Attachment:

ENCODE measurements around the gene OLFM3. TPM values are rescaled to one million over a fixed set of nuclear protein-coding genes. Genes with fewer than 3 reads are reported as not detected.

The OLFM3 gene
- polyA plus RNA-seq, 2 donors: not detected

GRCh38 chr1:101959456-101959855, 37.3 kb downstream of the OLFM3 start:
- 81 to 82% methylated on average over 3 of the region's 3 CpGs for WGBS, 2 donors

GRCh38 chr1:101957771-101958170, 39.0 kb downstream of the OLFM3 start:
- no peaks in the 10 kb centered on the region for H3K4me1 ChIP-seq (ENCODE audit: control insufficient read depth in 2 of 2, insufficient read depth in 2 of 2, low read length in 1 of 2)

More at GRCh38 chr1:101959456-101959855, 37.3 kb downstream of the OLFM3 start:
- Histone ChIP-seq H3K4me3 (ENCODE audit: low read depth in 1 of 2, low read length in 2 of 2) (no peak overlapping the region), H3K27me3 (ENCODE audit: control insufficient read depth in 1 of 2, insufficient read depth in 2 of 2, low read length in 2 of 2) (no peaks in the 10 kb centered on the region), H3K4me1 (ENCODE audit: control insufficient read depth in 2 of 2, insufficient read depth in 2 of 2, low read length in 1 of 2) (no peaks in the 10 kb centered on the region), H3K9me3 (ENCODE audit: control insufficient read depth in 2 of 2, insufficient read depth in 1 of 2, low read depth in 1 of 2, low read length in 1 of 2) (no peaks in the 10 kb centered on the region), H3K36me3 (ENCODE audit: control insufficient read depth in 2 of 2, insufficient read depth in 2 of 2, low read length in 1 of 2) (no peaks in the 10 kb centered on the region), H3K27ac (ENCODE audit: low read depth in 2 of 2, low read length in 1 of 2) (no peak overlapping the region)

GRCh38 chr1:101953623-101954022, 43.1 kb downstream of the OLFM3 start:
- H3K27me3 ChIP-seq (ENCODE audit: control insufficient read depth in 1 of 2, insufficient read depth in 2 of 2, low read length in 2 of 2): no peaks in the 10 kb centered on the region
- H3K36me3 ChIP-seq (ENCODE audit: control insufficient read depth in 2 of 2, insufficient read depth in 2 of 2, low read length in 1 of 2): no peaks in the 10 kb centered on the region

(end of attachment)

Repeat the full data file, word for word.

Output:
ENCODE measurements around the gene OLFM3. TPM values are rescaled to one million over a fixed set of nuclear protein-coding genes. Genes with fewer than 3 reads are reported as not detected.

The OLFM3 gene
- polyA plus RNA-seq, 2 donors: not detected

GRCh38 chr1:101959456-101959855, 37.3 kb downstream of the OLFM3 start:
- 81 to 82% methylated on average over 3 of the region's 3 CpGs for WGBS, 2 donors

GRCh38 chr1:101957771-101958170, 39.0 kb downstream of the OLFM3 start:
- no peaks in the 10 kb centered on the region for H3K4me1 ChIP-seq (ENCODE audit: control insufficient read depth in 2 of 2, insufficient read depth in 2 of 2, low read length in 1 of 2)

More at GRCh38 chr1:101959456-101959855, 37.3 kb downstream of the OLFM3 start:
- Histone ChIP-seq H3K4me3 (ENCODE audit: low read depth in 1 of 2, low read length in 2 of 2) (no peak overlapping the region), H3K27me3 (ENCODE audit: control insufficient read depth in 1 of 2, insufficient read depth in 2 of 2, low read length in 2 of 2) (no peaks in the 10 kb centered on the region), H3K4me1 (ENCODE audit: control insufficient read depth in 2 of 2, insufficient read depth in 2 of 2, low read length in 1 of 2) (no peaks in the 10 kb centered on the region), H3K9me3 (ENCODE audit: control insufficient read depth in 2 of 2, insufficient read depth in 1 of 2, low read depth in 1 of 2, low read length in 1 of 2) (no peaks in the 10 kb centered on the region), H3K36me3 (ENCODE audit: control insufficient read depth in 2 of 2, insufficient read depth in 2 of 2, low read length in 1 of 2) (no peaks in the 10 kb centered on the region), H3K27ac (ENCODE audit: low read depth in 2 of 2, low read length in 1 of 2) (no peak overlapping the region)

GRCh38 chr1:101953623-101954022, 43.1 kb downstream of the OLFM3 start:
- H3K27me3 ChIP-seq (ENCODE audit: control insufficient read depth in 1 of 2, insufficient read depth in 2 of 2, low read length in 2 of 2): no peaks in the 10 kb centered on the region
- H3K36me3 ChIP-seq (ENCODE audit: control insufficient read depth in 2 of 2, insufficient read depth in 2 of 2, low read length in 1 of 2): no peaks in the 10 kb centered on the region